And the relevance of The Caine Mutiny and Slide Rule? Well, NASA might be compared to the flawed Captain Queeg, clinging glassy-eyed and greenish-faced to the engine room telegraph on the bridge of the U.S.S. Caine, a big minesweeper being tossed like a coracle amidst the furies of a typhoon. Queeg is adamant in obeying fleet orders, but the course set would put her broadside to a gale that would drive the ship over. Hence the decision of the Exec, Tom Maryk, to take command—mutiny!

A dramatic mutiny against the expensive course set for the SLS may never occur. Instead, as it becomes quietly accepted that the SpaceX (and Blue Origin) innovations have removed the underlying logic from SLS, its funding will shrink until nothing very much is happening. Then, perhaps, a more modest version of the Orion crew module will take man back into space atop the Falcon Heavy or SpaceX’s planned BFR vehicle.

And Slide Rule? The novelist author, Nevil Shute, was fortunate not to be killed in the First World War, and when peace came studied engineering at Oxford. He worked as an intern, as we would call it now, in the embryonic de Havilland aircraft company and ended up, about five years later, working on an airship—the R100. The British government had decided, on the strength of the success of the German Zeppelins, that they should get into this business as well, and not one but two airships were to be built. The key difference was that R100 was to be constructed by the private sector (in this case the defense company, Vickers) and the R101 by the government, specifically the Royal Airship Works at Cardington.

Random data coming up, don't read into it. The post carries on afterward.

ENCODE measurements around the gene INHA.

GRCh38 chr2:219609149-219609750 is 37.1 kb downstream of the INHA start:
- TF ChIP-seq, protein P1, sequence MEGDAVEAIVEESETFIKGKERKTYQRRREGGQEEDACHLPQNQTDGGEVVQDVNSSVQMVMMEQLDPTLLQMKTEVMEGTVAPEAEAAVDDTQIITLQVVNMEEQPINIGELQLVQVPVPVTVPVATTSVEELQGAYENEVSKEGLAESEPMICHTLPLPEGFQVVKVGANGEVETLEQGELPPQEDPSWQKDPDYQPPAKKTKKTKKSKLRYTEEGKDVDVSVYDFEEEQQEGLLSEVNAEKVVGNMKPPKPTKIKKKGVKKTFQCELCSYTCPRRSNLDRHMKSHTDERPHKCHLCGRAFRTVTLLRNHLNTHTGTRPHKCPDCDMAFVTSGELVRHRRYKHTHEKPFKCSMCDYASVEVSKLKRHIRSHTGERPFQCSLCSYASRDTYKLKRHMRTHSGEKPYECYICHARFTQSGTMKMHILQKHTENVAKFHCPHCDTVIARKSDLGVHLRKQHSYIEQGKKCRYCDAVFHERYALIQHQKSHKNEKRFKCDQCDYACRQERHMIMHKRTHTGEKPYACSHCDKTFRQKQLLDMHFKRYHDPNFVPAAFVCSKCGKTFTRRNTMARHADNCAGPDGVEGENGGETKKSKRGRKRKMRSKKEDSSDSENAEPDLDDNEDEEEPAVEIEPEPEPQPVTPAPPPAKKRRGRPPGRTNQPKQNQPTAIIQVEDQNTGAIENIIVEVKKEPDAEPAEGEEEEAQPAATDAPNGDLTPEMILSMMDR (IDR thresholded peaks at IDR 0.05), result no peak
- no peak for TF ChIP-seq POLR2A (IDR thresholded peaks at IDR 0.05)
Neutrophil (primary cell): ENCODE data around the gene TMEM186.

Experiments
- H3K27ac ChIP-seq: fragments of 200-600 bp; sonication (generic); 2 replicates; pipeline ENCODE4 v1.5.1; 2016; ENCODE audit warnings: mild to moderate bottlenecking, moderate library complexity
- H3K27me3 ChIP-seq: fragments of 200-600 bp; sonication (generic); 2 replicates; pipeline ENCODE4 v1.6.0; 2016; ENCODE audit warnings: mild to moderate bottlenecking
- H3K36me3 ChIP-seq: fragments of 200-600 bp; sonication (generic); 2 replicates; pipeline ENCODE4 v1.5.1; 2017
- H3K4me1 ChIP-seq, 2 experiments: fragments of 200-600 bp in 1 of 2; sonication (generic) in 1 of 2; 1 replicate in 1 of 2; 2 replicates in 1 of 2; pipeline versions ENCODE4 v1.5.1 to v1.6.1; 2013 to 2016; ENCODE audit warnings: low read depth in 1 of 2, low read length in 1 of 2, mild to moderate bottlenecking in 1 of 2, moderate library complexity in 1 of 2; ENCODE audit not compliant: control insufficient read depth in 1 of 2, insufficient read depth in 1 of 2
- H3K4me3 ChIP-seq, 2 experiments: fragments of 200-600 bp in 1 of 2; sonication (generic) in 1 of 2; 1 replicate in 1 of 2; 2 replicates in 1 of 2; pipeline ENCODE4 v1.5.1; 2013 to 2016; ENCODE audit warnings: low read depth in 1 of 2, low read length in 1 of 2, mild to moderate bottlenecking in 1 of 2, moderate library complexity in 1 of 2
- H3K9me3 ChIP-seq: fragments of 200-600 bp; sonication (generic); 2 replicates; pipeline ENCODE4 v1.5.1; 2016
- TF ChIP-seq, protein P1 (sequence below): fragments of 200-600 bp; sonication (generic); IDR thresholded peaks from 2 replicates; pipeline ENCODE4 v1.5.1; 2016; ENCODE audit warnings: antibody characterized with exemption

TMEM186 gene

The R100 was completed on time and in budget, although many details were changed and many innovations made. The R101 was over budget and late in completion because the original design had features that, it turned out, could only be incorporated at great cost and delay and with doubtful value. But incorporated they were.

The R100 completed its trials and undertook a successful maiden flight to Canada. However, the R101 was to take the Air Minister to a conference in India, and to meet this deadline the final work was rushed and the trials were omitted. It crashed in Northern France, killing the minister and 47 others.

Nevil Shute set out the reasons for this disaster. They were, he wrote in 1951, “fundamental to the incursion of a government department into industry and are the same today, whether the product be airships or guided missiles.”

Specifically, governments impart a rigidity into what should be a fluid situation. Once a decision has been made it cannot be easily altered; public money has been committed and must not be thrown away, even if the reason for spending it has vanished. To give an example, in the case of the British airships the original plan was to use diesel engines, more efficient and with a less flammable fuel. But such engines were still little developed and turned out to be much heavier than expected, requiring the belated insertion of extra gasbags in R101. The R100, not being publicly committed, decided to stick with petrol engines and the original envelope design. The R101 could not say “we were wrong” without diminishing its political masters as well as itself, and so it flew away dangerously underpowered.

The SLS is not a R101, but its builder, NASA, is no doubt conscious that it has a unique place in the eyes of Americans (and elsewhere) as a source of wisdom in all matters concerning space. It is this sentiment that has enabled it to continue to spend over a billion dollars annually on the SLS. But now, with the likes of SpaceX and Blue Origin, the space launch business has at last evolved from being a crusade into an industry. This is as it should be, but it has left the original crusader in acute danger of losing its money or its reputation. Or both.